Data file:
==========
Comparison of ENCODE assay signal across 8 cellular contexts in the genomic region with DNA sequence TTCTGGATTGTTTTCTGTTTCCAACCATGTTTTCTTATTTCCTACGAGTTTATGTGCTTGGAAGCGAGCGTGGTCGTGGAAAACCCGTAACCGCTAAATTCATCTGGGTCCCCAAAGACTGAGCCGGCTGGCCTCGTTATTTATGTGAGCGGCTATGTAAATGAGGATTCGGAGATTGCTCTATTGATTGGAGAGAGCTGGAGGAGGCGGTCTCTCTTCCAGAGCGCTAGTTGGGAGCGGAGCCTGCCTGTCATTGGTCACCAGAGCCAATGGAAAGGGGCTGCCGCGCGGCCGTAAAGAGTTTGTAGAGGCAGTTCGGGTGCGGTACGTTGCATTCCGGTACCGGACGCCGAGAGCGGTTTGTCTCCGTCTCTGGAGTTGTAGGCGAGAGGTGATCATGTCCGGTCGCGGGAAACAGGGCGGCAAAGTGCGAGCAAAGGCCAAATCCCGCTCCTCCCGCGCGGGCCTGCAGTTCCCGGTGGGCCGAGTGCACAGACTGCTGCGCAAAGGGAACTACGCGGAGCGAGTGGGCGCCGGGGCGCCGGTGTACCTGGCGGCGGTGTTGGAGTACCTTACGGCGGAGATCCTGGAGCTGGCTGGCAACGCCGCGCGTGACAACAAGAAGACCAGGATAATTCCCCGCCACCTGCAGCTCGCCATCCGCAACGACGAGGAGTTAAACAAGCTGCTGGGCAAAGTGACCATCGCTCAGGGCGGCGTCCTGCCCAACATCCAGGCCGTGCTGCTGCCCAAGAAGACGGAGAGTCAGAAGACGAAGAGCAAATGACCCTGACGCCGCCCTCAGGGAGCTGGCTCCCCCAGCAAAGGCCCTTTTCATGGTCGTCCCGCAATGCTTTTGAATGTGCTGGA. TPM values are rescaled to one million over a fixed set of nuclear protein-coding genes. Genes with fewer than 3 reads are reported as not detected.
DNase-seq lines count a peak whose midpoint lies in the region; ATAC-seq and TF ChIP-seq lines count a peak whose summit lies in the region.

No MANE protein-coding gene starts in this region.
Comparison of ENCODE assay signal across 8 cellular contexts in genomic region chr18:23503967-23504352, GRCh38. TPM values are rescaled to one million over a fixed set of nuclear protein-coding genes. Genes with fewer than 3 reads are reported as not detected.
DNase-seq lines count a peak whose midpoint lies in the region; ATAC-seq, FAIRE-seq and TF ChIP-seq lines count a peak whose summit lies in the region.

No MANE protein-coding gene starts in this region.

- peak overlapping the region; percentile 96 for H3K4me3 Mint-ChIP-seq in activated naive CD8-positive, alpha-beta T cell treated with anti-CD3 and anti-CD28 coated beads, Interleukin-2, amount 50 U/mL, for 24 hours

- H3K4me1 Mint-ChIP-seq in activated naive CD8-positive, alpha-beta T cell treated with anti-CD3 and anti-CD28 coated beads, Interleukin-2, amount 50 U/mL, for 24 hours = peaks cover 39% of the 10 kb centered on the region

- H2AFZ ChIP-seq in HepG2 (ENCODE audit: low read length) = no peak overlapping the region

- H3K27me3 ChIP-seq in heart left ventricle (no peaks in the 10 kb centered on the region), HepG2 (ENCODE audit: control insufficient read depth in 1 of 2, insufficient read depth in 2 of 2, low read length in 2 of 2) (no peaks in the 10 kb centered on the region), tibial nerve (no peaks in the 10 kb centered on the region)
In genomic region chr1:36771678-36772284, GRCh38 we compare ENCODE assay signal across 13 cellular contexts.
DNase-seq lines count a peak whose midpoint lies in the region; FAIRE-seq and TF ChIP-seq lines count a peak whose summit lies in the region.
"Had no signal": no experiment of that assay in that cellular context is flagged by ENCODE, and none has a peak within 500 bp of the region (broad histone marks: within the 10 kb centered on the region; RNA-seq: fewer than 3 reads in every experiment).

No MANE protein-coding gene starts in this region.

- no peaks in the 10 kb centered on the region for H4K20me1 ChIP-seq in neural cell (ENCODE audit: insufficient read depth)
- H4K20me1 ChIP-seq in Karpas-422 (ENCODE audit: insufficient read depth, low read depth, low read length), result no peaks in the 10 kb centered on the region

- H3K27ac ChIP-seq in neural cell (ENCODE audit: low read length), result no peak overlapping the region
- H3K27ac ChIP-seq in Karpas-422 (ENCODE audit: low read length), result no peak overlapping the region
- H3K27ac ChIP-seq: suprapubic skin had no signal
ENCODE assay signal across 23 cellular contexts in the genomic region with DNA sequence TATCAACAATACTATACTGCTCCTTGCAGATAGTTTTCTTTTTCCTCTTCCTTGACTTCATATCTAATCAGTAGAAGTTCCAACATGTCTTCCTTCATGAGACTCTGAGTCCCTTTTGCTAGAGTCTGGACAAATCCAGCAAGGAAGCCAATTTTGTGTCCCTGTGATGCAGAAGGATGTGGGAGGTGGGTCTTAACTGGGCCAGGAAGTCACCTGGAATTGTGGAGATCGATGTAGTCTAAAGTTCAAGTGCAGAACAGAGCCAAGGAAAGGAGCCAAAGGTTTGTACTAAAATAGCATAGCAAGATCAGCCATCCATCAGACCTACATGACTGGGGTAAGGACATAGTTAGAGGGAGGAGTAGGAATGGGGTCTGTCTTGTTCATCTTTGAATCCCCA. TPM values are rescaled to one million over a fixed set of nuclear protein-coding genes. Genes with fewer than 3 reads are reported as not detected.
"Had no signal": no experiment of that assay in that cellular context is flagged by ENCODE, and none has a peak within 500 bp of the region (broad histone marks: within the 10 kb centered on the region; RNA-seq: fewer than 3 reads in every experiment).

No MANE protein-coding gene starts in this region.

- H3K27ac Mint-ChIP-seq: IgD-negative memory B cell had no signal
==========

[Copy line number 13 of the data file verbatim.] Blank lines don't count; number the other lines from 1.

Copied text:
"Had no signal": no experiment of that assay in that cellular context is flagged by ENCODE, and none has a peak within 500 bp of the region (broad histone marks: within the 10 kb centered on the region; RNA-seq: fewer than 3 reads in every experiment).